The first section of "Mine Eyes," titled "Overture," effectively shows
life under segregation in the rural, cotton-picking South and in the
cities in impoverished neighborhoods like New York's Bedford Stuyvesant.
We see a man trucking cotton in Wilcox County, Ala., a "Negro Stay Out"
sign on a store in Sumter, S.C., and, on the facing page, "Colored Only"
and "White Men Only" restrooms in Clinton, La. A photo labeled "Socialite
gathering, Dallas, Texas," shows us the exquisite isolation of a uniformed
black maid amid well-dressed, gloved women chatting under crystal
Black cultural heroes appear as well, including Duke Ellington, Miles
Davis, Sydney Poitier, Ralph Ellison, Amiri Baraka, Hank Aaron, B.B. King,
a young, leggy Tina Turner and a watery-eyed James Baldwin at a New York
memorial service for the four girls killed in Birmingham, Ala., in the
16th Street Baptist Church bombing.
Adelman's comments accompany the photos, and his personal knowledge of the
people or the event provide rich context. "Many who saw Jimmy on
television remembered him as a scold," he says of Baldwin. "But if you
knew him, he was the most tender, affectionate friend. He warned America
that we were on the brink of racial chaos and we must find our way back to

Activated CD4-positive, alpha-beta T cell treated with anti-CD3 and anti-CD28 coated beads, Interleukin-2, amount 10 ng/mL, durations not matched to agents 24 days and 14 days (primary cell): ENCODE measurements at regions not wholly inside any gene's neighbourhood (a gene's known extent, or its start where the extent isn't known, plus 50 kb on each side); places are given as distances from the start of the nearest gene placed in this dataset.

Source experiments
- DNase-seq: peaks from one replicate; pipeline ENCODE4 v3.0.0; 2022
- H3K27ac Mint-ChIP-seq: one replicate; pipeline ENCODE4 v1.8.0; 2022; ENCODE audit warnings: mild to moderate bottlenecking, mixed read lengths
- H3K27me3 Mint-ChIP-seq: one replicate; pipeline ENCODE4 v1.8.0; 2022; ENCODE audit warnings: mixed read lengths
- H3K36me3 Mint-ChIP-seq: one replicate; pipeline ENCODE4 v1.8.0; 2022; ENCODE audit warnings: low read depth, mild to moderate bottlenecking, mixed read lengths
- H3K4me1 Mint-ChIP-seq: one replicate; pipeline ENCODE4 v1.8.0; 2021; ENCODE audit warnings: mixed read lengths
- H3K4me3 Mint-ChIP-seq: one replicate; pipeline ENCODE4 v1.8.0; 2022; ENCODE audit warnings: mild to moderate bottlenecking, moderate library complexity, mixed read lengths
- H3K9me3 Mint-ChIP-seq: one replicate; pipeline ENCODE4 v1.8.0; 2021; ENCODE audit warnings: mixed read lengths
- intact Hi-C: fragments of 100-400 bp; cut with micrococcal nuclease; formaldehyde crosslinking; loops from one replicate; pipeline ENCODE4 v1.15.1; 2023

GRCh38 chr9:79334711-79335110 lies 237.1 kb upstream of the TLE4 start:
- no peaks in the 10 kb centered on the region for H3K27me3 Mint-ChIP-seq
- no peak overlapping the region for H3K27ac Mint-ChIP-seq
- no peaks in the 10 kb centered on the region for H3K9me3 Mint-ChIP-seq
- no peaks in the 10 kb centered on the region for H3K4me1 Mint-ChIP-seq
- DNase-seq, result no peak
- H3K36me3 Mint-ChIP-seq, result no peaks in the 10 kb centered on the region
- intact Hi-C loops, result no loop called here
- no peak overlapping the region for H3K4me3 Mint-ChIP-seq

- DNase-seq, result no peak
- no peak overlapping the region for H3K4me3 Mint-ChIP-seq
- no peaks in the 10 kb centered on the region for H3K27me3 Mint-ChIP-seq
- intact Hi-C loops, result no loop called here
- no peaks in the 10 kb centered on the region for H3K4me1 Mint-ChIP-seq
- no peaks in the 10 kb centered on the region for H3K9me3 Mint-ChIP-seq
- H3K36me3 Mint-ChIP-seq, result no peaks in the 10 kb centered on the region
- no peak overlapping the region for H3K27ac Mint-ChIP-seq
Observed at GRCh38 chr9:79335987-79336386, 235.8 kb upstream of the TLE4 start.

each other - hopefully through love."
In the second section, "The Movement," civil rights leaders are
represented in intimate portraits and active moments: Malcolm X, Stokely
Carmichael, Bayard Rustin, Rosa Parks and, of course, Martin Luther King
Jr. King looks unusually relaxed and jubilant after a federal judge rules
that the Selma to Montgomery, Ala., march can go on; ministerial at the
16th Street Baptist Church, urging supporters to join the demonstrations;
and Moses-like giving his "I Have a Dream" speech at the March on
But it's the riveting shots of anonymous protesters that take one's breath
away: black and white Freedom Riders holding hands; a well-dressed,
dignified black woman kneeling in a truck's path at a Brooklyn
construction site to protest unfair hiring practices; an innocent black
female bystander being arrested in Birmingham.
Adelman offers this perspective of that city, which was so divisive at the
time: "Birmingham was a turning point. It was the first time the Movement
took on such a large city. King called it the most segregated community in
America. The Klan's penchant for resolving racial conflicts with dynamite
earned the city the nickname Bombingham."
Adelman's recollections and pictures remind us of the risks ordinary
citizens took to overthrow Jim Crow laws and claim their voting rights.
Next to a photo of police and fire department water cannons turned on
protesters in Birmingham, he poignantly reflects, "Rather than fleeing,
the protesters hung on to each other and were able to stand up to the full
fury of the water, though not without casualties. I have never witnessed
such cruelty. ... I gave a print of this picture to Dr. King. He studied
it and said, 'I am startled that out of so much pain some beauty came.' "
One could say the same thing about "Mine Eyes Have Seen."